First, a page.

worship

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worship the porcelain god

To vomit into a toilet. Doing so often requires one to kneel in front of or bend over the toilet (the "porcelain god"), a position that is likened to kneeling before or bowing to a sacred idol. Also written as "worship the porcelain goddess." I bet that if Tommy doesn't stop drinking, he'll worship the porcelain god all night. I've never thrown up so much in my life. I can't wait till I stop worshipping the porcelain god.
See also: god, porcelain, worship

worship someone as something

to revere or honor one as if one were something divine or special. He worships her as a goddess. She worships her father as a god.
See also: worship

worship the ground someone walks on

Fig. to honor someone to a great extent. She always admired the professor. In fact, she worshiped the ground he walked on.
See also: ground, on, walk, worship

worship the ground someone walks on

Regard someone reverently, as in Jim just worships the ground his father walks on. This hyperbole for deep admiration or romantic feeling was first recorded in 1848.
See also: ground, on, someone, walk, worship

worship the porcelain god(dess)

tv. to empty one’s stomach; to vomit. (Collegiate.) Somebody was in the john worshiping the porcelain god till all hours.

worship the porcelain god

verb
See also: god, porcelain, worship
References in periodicals archive ?
Several other features distinguish ecumenical worship from the worship of our home churches.
Quite often these symbolic actions create a striking visual effect, while providing worshippers an opportunity to enact the worship in a sensory, personal and expressive way.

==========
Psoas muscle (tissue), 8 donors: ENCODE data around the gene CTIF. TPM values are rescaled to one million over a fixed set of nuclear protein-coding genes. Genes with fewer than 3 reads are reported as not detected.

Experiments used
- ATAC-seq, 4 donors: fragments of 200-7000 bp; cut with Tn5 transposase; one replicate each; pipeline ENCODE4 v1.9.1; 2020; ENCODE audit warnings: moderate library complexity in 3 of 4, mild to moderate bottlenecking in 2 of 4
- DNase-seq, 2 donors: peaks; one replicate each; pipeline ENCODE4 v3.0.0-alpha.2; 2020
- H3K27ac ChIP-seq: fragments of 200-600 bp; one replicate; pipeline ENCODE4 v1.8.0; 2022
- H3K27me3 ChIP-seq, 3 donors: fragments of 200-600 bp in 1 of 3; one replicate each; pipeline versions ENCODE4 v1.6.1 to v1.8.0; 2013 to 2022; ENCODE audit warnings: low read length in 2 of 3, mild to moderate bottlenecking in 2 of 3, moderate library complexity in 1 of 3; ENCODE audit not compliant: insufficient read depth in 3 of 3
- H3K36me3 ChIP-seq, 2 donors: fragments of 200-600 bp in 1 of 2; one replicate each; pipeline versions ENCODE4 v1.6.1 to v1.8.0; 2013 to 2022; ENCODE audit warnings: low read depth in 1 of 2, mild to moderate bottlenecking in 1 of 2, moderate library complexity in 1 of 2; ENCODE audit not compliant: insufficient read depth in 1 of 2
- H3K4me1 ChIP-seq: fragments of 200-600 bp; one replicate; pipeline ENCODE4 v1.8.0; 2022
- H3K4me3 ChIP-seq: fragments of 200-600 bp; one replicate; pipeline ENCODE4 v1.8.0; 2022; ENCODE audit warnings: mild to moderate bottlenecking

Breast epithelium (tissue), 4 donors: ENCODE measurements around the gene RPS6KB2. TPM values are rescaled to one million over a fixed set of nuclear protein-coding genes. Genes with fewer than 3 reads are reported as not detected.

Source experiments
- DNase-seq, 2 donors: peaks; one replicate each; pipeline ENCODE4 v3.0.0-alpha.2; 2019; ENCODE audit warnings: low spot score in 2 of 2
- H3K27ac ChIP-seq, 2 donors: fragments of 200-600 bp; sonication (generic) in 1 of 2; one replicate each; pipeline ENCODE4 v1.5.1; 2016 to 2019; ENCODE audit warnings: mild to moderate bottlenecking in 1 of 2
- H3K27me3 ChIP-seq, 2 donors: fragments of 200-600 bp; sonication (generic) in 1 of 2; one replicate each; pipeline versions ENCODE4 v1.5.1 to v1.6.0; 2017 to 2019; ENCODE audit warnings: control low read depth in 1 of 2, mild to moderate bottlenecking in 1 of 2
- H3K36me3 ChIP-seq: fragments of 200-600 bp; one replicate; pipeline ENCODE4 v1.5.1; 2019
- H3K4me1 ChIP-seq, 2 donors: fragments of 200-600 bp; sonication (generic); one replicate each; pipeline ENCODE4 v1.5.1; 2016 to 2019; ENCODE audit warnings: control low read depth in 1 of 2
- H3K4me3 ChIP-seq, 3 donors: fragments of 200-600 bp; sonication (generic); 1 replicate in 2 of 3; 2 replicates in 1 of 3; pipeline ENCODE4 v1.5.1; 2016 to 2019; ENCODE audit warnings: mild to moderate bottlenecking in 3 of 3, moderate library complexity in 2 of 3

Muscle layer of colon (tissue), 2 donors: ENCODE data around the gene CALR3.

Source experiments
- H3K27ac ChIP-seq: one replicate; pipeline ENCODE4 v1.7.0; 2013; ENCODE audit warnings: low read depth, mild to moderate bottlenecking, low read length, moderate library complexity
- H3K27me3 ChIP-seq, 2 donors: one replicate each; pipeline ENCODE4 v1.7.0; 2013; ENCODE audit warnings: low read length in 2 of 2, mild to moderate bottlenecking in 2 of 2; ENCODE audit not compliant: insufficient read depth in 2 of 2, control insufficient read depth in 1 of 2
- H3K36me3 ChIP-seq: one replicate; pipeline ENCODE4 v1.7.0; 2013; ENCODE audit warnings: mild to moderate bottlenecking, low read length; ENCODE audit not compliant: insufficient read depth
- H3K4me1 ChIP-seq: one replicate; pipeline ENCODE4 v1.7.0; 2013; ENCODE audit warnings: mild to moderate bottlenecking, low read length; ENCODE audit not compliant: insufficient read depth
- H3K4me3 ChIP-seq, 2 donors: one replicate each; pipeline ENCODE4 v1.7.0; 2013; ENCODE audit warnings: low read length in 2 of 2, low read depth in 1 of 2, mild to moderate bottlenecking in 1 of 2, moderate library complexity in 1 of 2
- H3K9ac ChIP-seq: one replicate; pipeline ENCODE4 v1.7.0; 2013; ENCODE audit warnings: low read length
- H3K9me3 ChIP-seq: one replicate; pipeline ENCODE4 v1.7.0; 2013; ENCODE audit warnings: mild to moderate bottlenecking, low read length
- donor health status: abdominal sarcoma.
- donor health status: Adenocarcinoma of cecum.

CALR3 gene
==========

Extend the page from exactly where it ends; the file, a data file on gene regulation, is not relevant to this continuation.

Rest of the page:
The cultural and stylistic diversity of the music, as well as the way it is used in worship, are distinctive elements of worship in the WCC.
the role of an enthusiastic "animator" to teach and lead the worship, to serve as a mirror to the congregation.
The multi-lingual nature of the congregation is itself a feature of ecumenical worship.
The large size of global ecumenical gatherings allows for worship services that are longer, grander, wordier, and more complex than in local settings.
The following personal description of an ecumenical worship event expresses what I have also experienced:
Ecumenical worship, the worship that looks as I have described, is not designed by a solitary person.
This last comment, of course, begs the question of what ecumenical worship is for.
The most modest claim for ecumenical worship is a negative one: in worship, we experience our disunity.
While it is true that worship can reveal with painful clarity the limits of our fellowship, it would be quite unsatisfactory to reduce the role of worship in the ecumenical movement to its negative function.
For many people, worship at ecumenical events gives them the strength to carry on in the difficult business of the WCC (or other) meeting, and the ecumenical movement as a whole.
Often, the sense of spiritual renewal, of excitement and energy, which the worship generates, spills over into the plenary hall.
The relationship between theological documents and worship has been considered by the Faith and Order movement over the course of its history.
Yet for many people, worship is the primary way they experience Christian unity.